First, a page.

By Gary Alt
The media coverage of last year's presidential election drowned out the news of a controversial retirement program announced by the state of California, the California Secure Choice Retirement Savings Program. While its intentions are good, the details show serious limitations and unnecessary use of taxpayer money.
According to the bill's sponsors, over 6 million California workers don't have access to a retirement savings program from their employer, and 75 percent of them earn less than $50,000 per year.
The law mandates that employers with more than 5 employees must participate in Secure Choice unless they offer their own retirement program. Unless workers opt out of the program, businesses will be required to automatically deduct 3 percent from paychecks to deposit into their employees' retirement accounts. Most union employees aren't covered by the new program.
That sounds like a worthy cause, until you consider some of the program's limitations.
The contribution limit will be $5,500 per year in 2013 the same as for Individual Retirement Accounts (IRA's). If you're over 50 you can save an additional $1,000. That's not nearly enough to make a sizeable difference in retirement income.
Another limitation of Secure Choice is that investments in equities cannot exceed more than 50 percent of the overall asset allocation of the fund. Since bond yields are at near record lows, and bond prices fall when yields rise, that could put a sizeable amount of retirement funds in the wrong place at the wrong time.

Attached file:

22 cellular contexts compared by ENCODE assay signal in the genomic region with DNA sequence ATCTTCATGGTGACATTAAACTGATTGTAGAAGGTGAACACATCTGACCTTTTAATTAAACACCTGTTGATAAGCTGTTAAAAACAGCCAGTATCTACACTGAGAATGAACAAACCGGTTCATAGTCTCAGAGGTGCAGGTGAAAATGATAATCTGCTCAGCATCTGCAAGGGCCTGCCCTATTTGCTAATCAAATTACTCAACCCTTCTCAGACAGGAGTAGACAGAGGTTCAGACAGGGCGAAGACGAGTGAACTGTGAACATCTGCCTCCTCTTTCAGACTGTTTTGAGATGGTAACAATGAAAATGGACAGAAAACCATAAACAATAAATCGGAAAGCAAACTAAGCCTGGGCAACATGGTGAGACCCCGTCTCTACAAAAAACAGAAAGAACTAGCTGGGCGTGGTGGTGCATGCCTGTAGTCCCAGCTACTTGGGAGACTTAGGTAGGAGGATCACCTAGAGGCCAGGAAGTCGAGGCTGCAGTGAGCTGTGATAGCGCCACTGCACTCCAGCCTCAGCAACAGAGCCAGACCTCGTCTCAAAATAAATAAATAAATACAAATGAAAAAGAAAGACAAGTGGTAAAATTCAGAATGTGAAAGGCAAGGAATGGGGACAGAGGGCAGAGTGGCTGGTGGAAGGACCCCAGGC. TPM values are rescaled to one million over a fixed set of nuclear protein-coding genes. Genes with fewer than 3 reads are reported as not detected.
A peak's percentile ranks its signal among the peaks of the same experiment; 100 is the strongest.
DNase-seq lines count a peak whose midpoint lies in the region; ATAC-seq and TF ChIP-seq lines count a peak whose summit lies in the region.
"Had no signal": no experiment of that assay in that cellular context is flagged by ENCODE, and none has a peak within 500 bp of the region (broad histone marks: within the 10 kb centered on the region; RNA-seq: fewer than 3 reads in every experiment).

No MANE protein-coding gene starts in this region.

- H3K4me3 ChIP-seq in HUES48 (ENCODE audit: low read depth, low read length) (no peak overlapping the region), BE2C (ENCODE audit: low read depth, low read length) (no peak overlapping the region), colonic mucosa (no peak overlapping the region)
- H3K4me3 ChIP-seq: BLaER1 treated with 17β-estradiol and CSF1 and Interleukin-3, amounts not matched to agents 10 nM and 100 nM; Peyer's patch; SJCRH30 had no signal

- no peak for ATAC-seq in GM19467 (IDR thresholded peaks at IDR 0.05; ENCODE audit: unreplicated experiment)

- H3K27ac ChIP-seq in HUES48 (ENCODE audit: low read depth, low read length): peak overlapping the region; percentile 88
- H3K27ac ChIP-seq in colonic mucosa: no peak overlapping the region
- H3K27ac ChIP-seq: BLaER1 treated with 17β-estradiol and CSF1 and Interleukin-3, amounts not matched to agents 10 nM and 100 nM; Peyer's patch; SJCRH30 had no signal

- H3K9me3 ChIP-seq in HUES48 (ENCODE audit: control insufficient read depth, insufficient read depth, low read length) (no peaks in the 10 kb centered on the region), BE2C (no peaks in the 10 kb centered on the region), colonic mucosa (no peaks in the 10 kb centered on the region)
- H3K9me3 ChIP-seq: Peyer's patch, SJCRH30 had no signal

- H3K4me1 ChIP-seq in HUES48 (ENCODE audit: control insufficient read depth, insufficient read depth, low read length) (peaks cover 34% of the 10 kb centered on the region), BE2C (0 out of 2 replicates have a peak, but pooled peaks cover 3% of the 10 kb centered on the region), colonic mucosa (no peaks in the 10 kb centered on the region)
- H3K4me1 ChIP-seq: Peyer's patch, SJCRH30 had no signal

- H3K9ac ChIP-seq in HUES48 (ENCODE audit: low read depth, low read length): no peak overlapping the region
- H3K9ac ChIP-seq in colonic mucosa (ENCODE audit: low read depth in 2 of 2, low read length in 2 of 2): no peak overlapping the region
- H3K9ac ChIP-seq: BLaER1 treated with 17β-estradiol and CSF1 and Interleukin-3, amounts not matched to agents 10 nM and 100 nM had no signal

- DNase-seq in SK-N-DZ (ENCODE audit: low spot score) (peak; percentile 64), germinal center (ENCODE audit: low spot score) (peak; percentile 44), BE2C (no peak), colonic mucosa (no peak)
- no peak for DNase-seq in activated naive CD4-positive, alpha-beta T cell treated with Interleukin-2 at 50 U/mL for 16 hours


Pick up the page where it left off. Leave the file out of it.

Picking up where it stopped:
A major flaw in this program is there is no fiduciary who is taking responsibility for the investment decisions. Though the state is dictating many investment choices, they apparently don't want to be responsible for their recommendations.
While reading the bill it wasn't clear to me what benefit this program provides that's not already available in an IRA. Was I missing something? So I called a Secure Choice representative in Sacramento who spoke on condition of anonymity. Her only explanation as to its inherent benefit is that the employer can deduct money from paychecks to transfer to an IRA forcing an automatic savings mechanism.
So this is essentially an IRA program run by the state of California. While it's noble of the state to want to create incentives to save for retirement, this could have been done without creating government bureaucracy.
Fortunately, it will be a few years before the California Secure Choice Savings Program becomes a reality the governor has yet to appoint a board of trustees and then they'll do a "market analysis" using funds from non-state sources. Hopefully state budget pressures will force them to eliminate the bureaucracy and utilize the IRA to accomplish their goals. Beyond that, businesses already have a number of affordable retirement plans to choose from that will be more effective in helping their employees prepare for retirement.
Gary Alt is co-founder of Monterey Private Wealth in Pleasanton. Send your questions to email@example.com